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Matthews v. Faurecia Automotive Seating, Inc.

United States District Court, N.D. Alabama, Western Division

June 19, 2018



          L. Scott Coogler United States District Judge.

         Plaintiff Marilyn Matthews ("Matthews" or "Plaintiff"), a 44 year old female, brought the instant action against her former employer, Faurecia Automotive Seating, Inc. ("Faurecia") and others, alleging claims for gender discrimination, hostile work environment, and retaliation under Title VII of the Civil Rights Act of 1964 ("Title VII"), [1] 42 U.S.C. § 2000e et seq. Faurecia is the only remaining Defendant. Before the Court is Faurecia's motion for summary judgment (doc. 39). For the reasons stated below, the motion is due to be granted.

         I. Background[2]

         Faurecia is a first-tier supplier of automotive equipment and parts; they specialize in manufacturing seating. After working on a nonpermanent basis, Matthews began her employment on January 13, 2014 at the Cottondale, Alabama location of Faurecia as a full-time Production Operator. Matthews' duties included pulling leather over seats for Mercedes Benz vehicles. On January 21, 2014, approximately one week after she began work, Matthews received an injury to her hand. She reported the injury to her supervisor at the time.[3] According to Matthews, she filed numerous complaints and grievances with her Union not only for the improper handling of her injury, but also incidents she claims prevented Faurecia from being a conducive working environment.[4]

         As a part of the orientation process, Faurecia requires new hires to sign a Receipt and Acknowledgment form demonstrating that they have read and understood Faurecia's Employment Handbook ("the Handbook"). Matthews signed the form indicating her receipt and understanding of its contents on December 12, 2013. (Doc. 41-1 at 10, Ex. 1G.) The Handbook includes Faurecia's attendance policy, which provides that "[a]n absence of three (3) or more consecutive days without reporting will result in voluntary termination of employment with the Company." (Doc. 41-1 at 12-14, Ex. 1C, Employee Handbook.) The attendance policy assesses points and partial points for employees' unapproved absences and tardiness. (Id. at 12-13.) It specifies that "immediate termination of employment" is warranted after an employee has accumulated 10 attendance points during a 12-month rolling calendar period. (Id. at 13.)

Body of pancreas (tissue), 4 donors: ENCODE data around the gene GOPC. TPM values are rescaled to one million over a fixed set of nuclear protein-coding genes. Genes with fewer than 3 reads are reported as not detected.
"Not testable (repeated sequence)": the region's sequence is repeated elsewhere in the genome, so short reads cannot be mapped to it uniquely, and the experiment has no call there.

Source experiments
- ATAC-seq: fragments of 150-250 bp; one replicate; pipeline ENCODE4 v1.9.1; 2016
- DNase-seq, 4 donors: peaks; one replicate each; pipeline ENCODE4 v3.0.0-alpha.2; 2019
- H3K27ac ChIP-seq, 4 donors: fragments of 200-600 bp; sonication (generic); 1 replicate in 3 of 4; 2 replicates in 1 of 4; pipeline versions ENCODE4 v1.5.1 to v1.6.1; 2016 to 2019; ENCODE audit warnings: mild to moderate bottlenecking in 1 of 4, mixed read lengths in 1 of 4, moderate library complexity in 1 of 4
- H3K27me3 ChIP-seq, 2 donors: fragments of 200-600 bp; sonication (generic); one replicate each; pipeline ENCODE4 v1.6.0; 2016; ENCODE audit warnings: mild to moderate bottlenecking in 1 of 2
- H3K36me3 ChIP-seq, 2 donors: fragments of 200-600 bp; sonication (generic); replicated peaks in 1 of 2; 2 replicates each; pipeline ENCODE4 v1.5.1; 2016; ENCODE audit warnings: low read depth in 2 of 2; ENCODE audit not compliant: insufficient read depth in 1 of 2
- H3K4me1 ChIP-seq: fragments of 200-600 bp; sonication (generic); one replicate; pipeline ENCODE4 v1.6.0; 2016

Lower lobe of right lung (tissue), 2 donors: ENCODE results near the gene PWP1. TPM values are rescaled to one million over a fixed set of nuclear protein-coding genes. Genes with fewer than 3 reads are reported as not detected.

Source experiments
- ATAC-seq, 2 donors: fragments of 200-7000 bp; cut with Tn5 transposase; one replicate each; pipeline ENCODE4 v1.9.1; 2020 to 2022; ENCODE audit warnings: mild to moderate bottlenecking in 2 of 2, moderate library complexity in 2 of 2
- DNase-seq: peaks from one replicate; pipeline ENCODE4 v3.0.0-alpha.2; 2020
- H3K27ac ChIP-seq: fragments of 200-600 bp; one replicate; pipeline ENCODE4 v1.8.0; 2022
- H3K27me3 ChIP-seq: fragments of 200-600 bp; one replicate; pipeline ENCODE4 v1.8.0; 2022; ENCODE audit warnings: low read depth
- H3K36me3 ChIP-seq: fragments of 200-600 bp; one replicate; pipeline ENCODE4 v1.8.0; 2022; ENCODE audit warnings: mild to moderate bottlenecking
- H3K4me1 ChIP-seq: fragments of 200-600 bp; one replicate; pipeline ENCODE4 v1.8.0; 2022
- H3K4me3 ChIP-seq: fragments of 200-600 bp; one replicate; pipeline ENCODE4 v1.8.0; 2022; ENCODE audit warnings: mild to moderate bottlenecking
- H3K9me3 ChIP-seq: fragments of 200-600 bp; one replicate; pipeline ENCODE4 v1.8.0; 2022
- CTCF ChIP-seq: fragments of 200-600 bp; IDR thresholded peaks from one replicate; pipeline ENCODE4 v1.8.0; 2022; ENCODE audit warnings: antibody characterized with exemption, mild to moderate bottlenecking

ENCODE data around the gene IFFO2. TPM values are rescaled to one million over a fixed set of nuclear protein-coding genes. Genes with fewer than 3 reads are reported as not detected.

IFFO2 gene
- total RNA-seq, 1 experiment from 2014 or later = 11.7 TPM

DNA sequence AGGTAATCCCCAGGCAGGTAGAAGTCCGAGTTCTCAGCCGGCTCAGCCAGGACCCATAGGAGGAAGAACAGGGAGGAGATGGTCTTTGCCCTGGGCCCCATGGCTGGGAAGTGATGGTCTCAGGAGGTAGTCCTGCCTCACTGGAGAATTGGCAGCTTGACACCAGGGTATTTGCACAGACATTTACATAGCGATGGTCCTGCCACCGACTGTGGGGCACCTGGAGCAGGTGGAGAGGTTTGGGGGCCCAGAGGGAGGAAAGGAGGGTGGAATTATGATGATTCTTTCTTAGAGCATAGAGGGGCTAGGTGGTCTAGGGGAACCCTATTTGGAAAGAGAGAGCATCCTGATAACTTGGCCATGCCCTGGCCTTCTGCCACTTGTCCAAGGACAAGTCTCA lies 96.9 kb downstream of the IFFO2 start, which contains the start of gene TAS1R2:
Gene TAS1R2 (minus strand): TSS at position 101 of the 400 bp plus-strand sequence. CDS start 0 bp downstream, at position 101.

As of the end of June, Matthews had accrued 12.5 points during a 12-month rolling calendar period. On July 1, 2014, instead of terminating Matthews, Faurecia gave her a one-day suspension and issued a written warning apprising her of the fact that receiving any further points would result in dismissal from Faurecia. (See Suspension Letter, Doc. 41-1 at 21, Ex. 1F.) Thereafter, in the wake of her suspension and warning, between June 29, 2014 and August 1, 2014, Matthews received an additional 4.5 attendance points. (Parrish Bowlin ("Bowlin") Declaration, Ex. 1.) Bowlin, a Faurecia Human Resources ("HR") manager to whom all Shift Supervisors directly reported, terminated Matthews effective August 21, 2014, for her violation of the attendance policy. (Termination Letter, Doc. 41-1 at 23, Ex. 1G.) At the time of her discharge, Matthews had received a total of 17 attendance points.[5]

         According to Matthews, on the day Bowlin fired her, she had written out a grievance against her female co-worker Shavote Bonner ("Bonner") who was physically threatening her. Immediately thereafter, Akins, her supervisor at the time, told her that Bowlin wanted to see her in his office. Matthews complied and brought the union shop stewardess on duty, Diane Austin ("Austin"), to Bowlin's office with her. Akins accompanied them as well. Austin had Matthews' written statement in hand; upon their entering Bowlin's office he snatched the statement, then looked at Matthews and said that her services were no longer needed. Bowlin then refused to give the grievance back to either Matthews or Austin-though they both pointed out that Matthews had the right to make her complaint and present it to union representatives. The three of them went back and forth about Matthews' rights, and also about whether or not Matthews had actually exceeded the allowable attendance points. (See Pl. Dep. at 78- 80, 127.)